Care needs to be given *down* the hierarchy. Up it? That’s just generosity, and maybe worth it if it’s really appreciated. No guarantees. Sometimes not caring is like withholding an entitlement that more-privileged women are used to. And if that creates a functional controversy, one that can be worked through, then great. I just don’t think it’s fair to expect someone in a one-down position to have to face other women’s entitlement solo. But if it’s long after the fact, it can be really hard to know how to wedge in that support, too. It probably means looking for the same stuff to come out again, and confronting it then. Again, from a position of genuine care (I just wrote about this under ‘horizontal hostility’ at my bog, so it’s on my mind).

    I agree with you, Sargasso Sea, about “I” statements. I’m just not real certain, as a privileged person but also as a radical feminist, that I can claim to hold the absolute best available truth … part of which I have learned from you, Joy!

  4. Bev Jo says:

    I also really agree with what you all are saying. It’s taken me a long time to learn to say “I think” or “I believe.” It’s middle-class talk and AA, isn’t it? Women, let alone Lesbians, should not speak our minds as if we are confident. Even more so for those of us class-oppressed. I mean, how dare we be strong and sure of ourselves? So I’d get, “Speak for yourself,” “You have no right to say that without proof,” “What degrees do you have to be saying that,” etc. So now I just get threats, false accusations, ridiculing and insults. But why pretend we don’t believe what we’re saying?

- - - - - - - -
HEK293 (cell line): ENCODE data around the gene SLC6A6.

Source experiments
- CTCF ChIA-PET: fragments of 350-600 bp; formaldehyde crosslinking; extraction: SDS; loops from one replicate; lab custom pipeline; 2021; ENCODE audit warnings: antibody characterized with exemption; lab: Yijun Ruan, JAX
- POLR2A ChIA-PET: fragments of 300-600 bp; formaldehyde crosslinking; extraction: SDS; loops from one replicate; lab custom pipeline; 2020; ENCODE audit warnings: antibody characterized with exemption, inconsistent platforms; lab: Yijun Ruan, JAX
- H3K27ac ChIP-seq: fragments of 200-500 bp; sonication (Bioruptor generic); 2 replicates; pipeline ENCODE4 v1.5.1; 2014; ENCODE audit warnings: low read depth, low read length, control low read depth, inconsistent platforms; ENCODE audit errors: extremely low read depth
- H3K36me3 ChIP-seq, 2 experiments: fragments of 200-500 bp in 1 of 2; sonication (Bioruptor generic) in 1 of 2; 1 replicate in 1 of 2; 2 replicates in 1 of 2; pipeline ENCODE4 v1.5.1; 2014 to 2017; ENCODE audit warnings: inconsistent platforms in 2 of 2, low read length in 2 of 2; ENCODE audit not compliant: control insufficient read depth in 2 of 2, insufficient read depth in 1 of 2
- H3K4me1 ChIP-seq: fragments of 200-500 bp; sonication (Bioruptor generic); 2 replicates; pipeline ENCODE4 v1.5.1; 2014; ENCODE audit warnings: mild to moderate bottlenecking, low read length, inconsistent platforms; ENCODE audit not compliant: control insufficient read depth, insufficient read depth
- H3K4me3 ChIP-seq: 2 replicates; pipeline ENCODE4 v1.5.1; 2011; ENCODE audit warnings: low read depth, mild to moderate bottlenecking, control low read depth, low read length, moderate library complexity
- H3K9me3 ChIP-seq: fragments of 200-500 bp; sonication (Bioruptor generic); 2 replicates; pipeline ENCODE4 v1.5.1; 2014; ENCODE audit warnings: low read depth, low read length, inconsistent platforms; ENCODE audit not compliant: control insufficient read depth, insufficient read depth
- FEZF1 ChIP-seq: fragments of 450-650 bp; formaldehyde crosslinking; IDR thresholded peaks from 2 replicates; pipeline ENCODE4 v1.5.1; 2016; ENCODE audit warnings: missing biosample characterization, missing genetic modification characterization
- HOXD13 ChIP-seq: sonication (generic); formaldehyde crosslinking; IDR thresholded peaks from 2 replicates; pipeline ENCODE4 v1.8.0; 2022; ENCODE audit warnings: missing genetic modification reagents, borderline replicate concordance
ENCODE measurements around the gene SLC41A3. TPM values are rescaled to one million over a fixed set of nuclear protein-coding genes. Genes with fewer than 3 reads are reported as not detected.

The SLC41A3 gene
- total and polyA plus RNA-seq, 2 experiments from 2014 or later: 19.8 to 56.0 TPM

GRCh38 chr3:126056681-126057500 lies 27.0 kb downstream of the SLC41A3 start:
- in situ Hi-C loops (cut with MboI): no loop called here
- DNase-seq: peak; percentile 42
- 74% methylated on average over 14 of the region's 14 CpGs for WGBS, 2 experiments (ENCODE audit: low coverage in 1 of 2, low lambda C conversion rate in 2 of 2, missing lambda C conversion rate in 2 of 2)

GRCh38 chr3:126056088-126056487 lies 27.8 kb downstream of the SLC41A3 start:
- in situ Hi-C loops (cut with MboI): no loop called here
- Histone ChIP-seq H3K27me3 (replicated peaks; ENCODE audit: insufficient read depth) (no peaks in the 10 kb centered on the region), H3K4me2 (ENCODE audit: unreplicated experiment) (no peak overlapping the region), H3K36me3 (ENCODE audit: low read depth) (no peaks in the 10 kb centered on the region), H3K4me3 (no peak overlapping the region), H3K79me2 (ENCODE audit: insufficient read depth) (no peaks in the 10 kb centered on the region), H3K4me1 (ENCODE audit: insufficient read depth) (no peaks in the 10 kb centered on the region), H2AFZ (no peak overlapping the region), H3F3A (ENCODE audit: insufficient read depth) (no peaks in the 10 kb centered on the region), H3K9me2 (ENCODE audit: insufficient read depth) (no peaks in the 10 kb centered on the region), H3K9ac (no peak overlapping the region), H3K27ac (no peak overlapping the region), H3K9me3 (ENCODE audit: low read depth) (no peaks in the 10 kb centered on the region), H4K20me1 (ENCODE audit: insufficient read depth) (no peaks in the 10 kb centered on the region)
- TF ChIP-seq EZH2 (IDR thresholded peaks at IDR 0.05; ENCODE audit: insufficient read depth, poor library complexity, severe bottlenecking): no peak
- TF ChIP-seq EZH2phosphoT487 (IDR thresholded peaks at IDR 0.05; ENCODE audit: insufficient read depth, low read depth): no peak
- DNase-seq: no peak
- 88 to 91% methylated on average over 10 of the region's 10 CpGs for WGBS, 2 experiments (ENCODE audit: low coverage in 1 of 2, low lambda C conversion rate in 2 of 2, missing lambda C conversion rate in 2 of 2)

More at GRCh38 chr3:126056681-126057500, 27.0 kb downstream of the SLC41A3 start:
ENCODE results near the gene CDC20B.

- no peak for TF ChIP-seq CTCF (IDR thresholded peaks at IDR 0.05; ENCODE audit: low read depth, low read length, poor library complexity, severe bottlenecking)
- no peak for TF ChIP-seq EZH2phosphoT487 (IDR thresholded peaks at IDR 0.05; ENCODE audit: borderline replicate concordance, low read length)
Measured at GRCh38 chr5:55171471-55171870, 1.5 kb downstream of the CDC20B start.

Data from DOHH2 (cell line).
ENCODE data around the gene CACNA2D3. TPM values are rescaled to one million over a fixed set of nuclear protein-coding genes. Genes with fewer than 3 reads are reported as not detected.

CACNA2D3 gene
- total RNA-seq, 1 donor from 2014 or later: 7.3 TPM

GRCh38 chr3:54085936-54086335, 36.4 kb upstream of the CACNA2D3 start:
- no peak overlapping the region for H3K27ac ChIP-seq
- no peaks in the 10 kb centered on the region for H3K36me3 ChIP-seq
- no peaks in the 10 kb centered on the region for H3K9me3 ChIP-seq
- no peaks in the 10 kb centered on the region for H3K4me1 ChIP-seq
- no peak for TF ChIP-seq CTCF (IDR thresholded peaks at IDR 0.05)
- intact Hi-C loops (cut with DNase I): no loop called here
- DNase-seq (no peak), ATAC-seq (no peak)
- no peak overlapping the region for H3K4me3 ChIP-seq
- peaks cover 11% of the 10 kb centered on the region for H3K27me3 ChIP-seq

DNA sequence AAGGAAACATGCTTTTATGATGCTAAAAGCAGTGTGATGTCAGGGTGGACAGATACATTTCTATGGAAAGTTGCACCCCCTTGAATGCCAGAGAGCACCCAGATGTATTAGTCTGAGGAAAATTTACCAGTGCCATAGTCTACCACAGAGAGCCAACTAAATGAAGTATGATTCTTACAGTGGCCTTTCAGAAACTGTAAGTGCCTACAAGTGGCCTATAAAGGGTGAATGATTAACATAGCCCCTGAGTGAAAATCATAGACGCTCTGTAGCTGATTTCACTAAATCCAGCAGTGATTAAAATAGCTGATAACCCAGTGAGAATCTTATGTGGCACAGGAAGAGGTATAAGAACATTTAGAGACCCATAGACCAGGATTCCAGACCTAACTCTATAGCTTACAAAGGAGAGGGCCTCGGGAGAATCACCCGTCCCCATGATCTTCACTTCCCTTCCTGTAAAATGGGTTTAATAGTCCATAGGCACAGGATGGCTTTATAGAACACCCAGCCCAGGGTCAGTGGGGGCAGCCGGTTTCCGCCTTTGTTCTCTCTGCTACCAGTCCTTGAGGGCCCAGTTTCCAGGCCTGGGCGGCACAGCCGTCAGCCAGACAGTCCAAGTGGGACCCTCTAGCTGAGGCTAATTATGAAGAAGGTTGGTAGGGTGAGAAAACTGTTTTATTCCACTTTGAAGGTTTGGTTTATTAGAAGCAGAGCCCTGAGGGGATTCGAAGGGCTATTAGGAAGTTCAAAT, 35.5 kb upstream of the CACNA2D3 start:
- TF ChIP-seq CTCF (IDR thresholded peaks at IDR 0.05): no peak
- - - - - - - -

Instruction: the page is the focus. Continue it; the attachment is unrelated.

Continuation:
5. Maria says:

    love this thread. Navigating through the patriarchy is essential and A-mazing.

    Back when I started my radical feminist journey, I was working in a service industry. Waitress, bank teller, shopkeep -your boundaries are open season. Engaged in coping mechanisms, cloaked as “being polite”. So when Mary Daly woke me up, I was resolute not to be complicit in my own subjugation. I went to work and stopped performing the expected. A customer makes an uncomfortable or patriarchy compliant ‘joke’, you just don’t respond. No one’s going to conversationally dance with you, guy. Let the silence hang. It only takes a few seconds and they get disoriented. As with Sargasso Sea said, “that vibe is serious powerful and it has a way of getting them to zip it.” I have NEVER seen so many men cut their shit. I actually got unsolicited apologies. It was as if I had found some cheat code.

    I’m grateful for your advice Sargasso Sea. Lately, I’ve found myself in endless arguments with men; your hint is precisely what I need.